Tanya Angus Has Hope in Growing Battle Against Gigantism
Angus, a 33-year-old from Las Vegas, was diagnosed with acromegaly, a rare pituitary disorder that causes the body to produce too much growth hormone. It affects about 20,000 Americans.
Since 2010, when ABCNews.com first told her story, Angus has grown an inch taller and gained 30 pounds. Before the disease began its destructive course, she was only 5 feet 8 inches tall and weighed 135 pounds.
But for the last year, she has been treated with a drug that has kept the levels of growth hormone in her blood in the normal range.
"This is such good news," Angus told ABC's Las Vegas affiliate KTNV.
Angus has grown so large that she can barely walk and a swimming pool is the only place where she is without pain because she can float there.
"It feels so, like, liberating," said Angus, who is being nearly crushed by her weight. She needs constant care from he family and friends.
Angus has a tumor on her pituitary gland but radiation and three surgeries have done nothing to stop her dangerous growth. One 13-hour operation nearly killed her, and another caused a stroke that took away most of her hearing.
As her body gets larger, so do her other organs. Her heart, lungs, joints and other parts of her body have also grown under the strain of this rare disease.
Doctors say it is one of the worst cases of acromegaly that they have ever seen. Her mother, Karen Strutynski, says it is the "worst in the world."
About 95 percent of the time, the condition is caused by a non-cancerous tumor on the pituitary gland, according to the Pituitary Network Association. Such is the case with Angus, but her tumor is wrapped around her carotid artery, and is inoperable.
Dr. Laurence Katznelson, professor of medicine and neurosurgery at Stanford University Hospital in California and medical director of its pituitary center, did not treat Angus but serves as medical advisor to the onlineAcromegaly Community.
"Everything gets thicker and the facial features become abnormal," he told ABCNews.com last year when Angus was speaking at a national conference.
Fluid accumulates in the body, causing stress on multiple systems in the body. Patients are more prone to cardiac conditions, hypertension and diabetes.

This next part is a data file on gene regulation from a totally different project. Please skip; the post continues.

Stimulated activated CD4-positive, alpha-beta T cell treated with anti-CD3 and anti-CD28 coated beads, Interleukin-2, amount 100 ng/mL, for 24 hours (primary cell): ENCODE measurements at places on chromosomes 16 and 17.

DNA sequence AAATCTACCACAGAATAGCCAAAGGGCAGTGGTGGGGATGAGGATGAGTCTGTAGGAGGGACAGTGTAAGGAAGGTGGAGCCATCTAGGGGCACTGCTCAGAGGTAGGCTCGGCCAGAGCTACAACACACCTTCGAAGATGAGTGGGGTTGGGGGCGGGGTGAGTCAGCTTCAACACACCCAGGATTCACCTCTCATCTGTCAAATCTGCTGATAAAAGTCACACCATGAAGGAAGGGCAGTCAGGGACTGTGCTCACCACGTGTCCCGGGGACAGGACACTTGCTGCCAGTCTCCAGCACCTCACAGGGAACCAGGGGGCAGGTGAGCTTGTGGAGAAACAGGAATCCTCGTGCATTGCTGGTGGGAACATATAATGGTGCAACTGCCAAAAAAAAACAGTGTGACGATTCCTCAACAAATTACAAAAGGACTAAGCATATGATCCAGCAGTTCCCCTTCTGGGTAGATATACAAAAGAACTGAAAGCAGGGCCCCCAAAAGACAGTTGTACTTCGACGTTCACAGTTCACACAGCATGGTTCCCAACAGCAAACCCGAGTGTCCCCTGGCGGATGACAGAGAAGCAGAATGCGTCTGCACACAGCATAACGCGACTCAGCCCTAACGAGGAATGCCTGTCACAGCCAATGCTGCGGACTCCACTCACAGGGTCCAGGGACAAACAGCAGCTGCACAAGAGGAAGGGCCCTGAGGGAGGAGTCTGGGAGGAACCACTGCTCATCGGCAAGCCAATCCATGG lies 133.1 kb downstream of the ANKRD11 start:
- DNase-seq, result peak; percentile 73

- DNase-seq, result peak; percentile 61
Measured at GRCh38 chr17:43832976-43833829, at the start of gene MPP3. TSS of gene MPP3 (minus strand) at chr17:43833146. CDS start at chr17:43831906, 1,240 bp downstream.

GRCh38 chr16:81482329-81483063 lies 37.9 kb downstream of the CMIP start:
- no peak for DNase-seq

"They are in a lot of pain because they get severe headaches and their joints can be swollen and develop premature osteoarthritis," he said. "Their mortality rate is two to four times greater than the general population."
The disease is not hereditary and happens, "sporadically," he said.
"There is such a slow onset," said Katznelson. "Patients don't present with, 'I am getting bigger.' You look at photos and their history over 10 years and you see it. But when we look in the mirror every day, we don't see the changes."
At 21, Angus was a beautiful young woman who rode horses, danced and had a boyfriend. But one day, she noticed changes in her 5-foot-8-inch frame: Her shoes didn't quite fit, her jeans were too tight and her hands got bigger.
"She was perfectly normal, but by age 22 she had grown three inches," said her mother. "Nobody knew what was going on."
Angus, who lived in Michigan and was a supervisor at a Walmart, began to worry when even her face and head got larger. Her bosses also noticed -- and fired her. And her boyfriend left when his parents began to ask, "Is she a man?'"
Tanya decided to return home in 2002. When her sister picked her up at the airport, she "freaked out," because she didn't recognize Tanya.
The doctor took one look and diagnosed acromegaly.
But now, say Angus and her mother, new treatments are promising. "This gives us renewed hope," said Strutynsk.
And Angus, who has agreed to be part of a documentary on acromegaly, says she too feels optimistic, and encouraged by others.
"I read emails that people send in saying, 'You're my inspiration,' or, 'You are so strong.' If I am helping other people, I feel I can do anything."
For support, go to Acromegaly Community.
For more information on Tanya's story go to her website.